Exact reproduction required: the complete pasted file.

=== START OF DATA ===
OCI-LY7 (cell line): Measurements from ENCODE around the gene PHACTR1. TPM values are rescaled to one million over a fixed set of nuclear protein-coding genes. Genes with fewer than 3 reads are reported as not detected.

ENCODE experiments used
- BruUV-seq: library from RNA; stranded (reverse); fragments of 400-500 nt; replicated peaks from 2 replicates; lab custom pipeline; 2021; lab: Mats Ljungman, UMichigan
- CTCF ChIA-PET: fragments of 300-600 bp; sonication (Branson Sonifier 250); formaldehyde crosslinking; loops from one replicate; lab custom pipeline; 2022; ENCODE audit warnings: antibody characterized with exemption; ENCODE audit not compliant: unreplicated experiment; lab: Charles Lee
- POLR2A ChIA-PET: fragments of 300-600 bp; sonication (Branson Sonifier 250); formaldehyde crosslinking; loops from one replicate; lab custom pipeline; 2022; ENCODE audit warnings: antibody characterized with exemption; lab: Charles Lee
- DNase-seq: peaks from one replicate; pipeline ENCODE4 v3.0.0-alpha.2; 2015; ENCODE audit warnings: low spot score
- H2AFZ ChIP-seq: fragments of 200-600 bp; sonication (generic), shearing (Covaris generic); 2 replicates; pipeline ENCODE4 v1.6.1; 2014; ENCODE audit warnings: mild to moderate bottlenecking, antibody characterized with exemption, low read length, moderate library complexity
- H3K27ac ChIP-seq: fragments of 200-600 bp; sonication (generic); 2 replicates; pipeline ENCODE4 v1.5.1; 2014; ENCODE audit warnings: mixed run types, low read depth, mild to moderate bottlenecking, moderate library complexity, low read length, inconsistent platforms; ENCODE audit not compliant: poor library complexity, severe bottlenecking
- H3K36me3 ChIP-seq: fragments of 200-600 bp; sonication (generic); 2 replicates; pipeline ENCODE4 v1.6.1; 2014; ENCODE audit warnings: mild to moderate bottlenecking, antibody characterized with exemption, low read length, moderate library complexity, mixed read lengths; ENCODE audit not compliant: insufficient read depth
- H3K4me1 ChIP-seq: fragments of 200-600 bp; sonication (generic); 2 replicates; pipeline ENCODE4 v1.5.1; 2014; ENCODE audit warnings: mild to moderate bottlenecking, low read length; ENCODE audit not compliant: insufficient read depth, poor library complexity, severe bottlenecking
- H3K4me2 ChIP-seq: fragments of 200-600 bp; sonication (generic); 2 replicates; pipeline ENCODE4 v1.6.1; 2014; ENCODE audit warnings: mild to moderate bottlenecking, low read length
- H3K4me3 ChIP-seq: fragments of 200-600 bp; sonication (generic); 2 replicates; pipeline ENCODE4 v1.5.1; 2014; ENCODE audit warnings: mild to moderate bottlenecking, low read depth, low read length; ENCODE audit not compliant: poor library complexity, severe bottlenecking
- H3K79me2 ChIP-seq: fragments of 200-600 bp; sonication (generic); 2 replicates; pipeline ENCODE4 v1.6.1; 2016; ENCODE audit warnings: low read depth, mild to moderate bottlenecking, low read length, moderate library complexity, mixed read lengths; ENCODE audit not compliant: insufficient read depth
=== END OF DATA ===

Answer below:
OCI-LY7 (cell line): Measurements from ENCODE around the gene PHACTR1. TPM values are rescaled to one million over a fixed set of nuclear protein-coding genes. Genes with fewer than 3 reads are reported as not detected.

ENCODE experiments used
- BruUV-seq: library from RNA; stranded (reverse); fragments of 400-500 nt; replicated peaks from 2 replicates; lab custom pipeline; 2021; lab: Mats Ljungman, UMichigan
- CTCF ChIA-PET: fragments of 300-600 bp; sonication (Branson Sonifier 250); formaldehyde crosslinking; loops from one replicate; lab custom pipeline; 2022; ENCODE audit warnings: antibody characterized with exemption; ENCODE audit not compliant: unreplicated experiment; lab: Charles Lee
- POLR2A ChIA-PET: fragments of 300-600 bp; sonication (Branson Sonifier 250); formaldehyde crosslinking; loops from one replicate; lab custom pipeline; 2022; ENCODE audit warnings: antibody characterized with exemption; lab: Charles Lee
- DNase-seq: peaks from one replicate; pipeline ENCODE4 v3.0.0-alpha.2; 2015; ENCODE audit warnings: low spot score
- H2AFZ ChIP-seq: fragments of 200-600 bp; sonication (generic), shearing (Covaris generic); 2 replicates; pipeline ENCODE4 v1.6.1; 2014; ENCODE audit warnings: mild to moderate bottlenecking, antibody characterized with exemption, low read length, moderate library complexity
- H3K27ac ChIP-seq: fragments of 200-600 bp; sonication (generic); 2 replicates; pipeline ENCODE4 v1.5.1; 2014; ENCODE audit warnings: mixed run types, low read depth, mild to moderate bottlenecking, moderate library complexity, low read length, inconsistent platforms; ENCODE audit not compliant: poor library complexity, severe bottlenecking
- H3K36me3 ChIP-seq: fragments of 200-600 bp; sonication (generic); 2 replicates; pipeline ENCODE4 v1.6.1; 2014; ENCODE audit warnings: mild to moderate bottlenecking, antibody characterized with exemption, low read length, moderate library complexity, mixed read lengths; ENCODE audit not compliant: insufficient read depth
- H3K4me1 ChIP-seq: fragments of 200-600 bp; sonication (generic); 2 replicates; pipeline ENCODE4 v1.5.1; 2014; ENCODE audit warnings: mild to moderate bottlenecking, low read length; ENCODE audit not compliant: insufficient read depth, poor library complexity, severe bottlenecking
- H3K4me2 ChIP-seq: fragments of 200-600 bp; sonication (generic); 2 replicates; pipeline ENCODE4 v1.6.1; 2014; ENCODE audit warnings: mild to moderate bottlenecking, low read length
- H3K4me3 ChIP-seq: fragments of 200-600 bp; sonication (generic); 2 replicates; pipeline ENCODE4 v1.5.1; 2014; ENCODE audit warnings: mild to moderate bottlenecking, low read depth, low read length; ENCODE audit not compliant: poor library complexity, severe bottlenecking
- H3K79me2 ChIP-seq: fragments of 200-600 bp; sonication (generic); 2 replicates; pipeline ENCODE4 v1.6.1; 2016; ENCODE audit warnings: low read depth, mild to moderate bottlenecking, low read length, moderate library complexity, mixed read lengths; ENCODE audit not compliant: insufficient read depth